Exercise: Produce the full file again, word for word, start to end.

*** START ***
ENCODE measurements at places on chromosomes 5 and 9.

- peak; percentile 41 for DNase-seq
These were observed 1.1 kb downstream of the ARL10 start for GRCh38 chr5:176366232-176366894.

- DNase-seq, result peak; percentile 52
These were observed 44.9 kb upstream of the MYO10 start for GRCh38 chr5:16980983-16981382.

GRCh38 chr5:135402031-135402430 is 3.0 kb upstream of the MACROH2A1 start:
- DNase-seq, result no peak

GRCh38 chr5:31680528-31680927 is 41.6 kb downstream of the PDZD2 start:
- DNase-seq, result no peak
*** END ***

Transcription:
ENCODE measurements at places on chromosomes 5 and 9.

- peak; percentile 41 for DNase-seq
These were observed 1.1 kb downstream of the ARL10 start for GRCh38 chr5:176366232-176366894.

- DNase-seq, result peak; percentile 52
These were observed 44.9 kb upstream of the MYO10 start for GRCh38 chr5:16980983-16981382.

GRCh38 chr5:135402031-135402430 is 3.0 kb upstream of the MACROH2A1 start:
- DNase-seq, result no peak

GRCh38 chr5:31680528-31680927 is 41.6 kb downstream of the PDZD2 start:
- DNase-seq, result no peak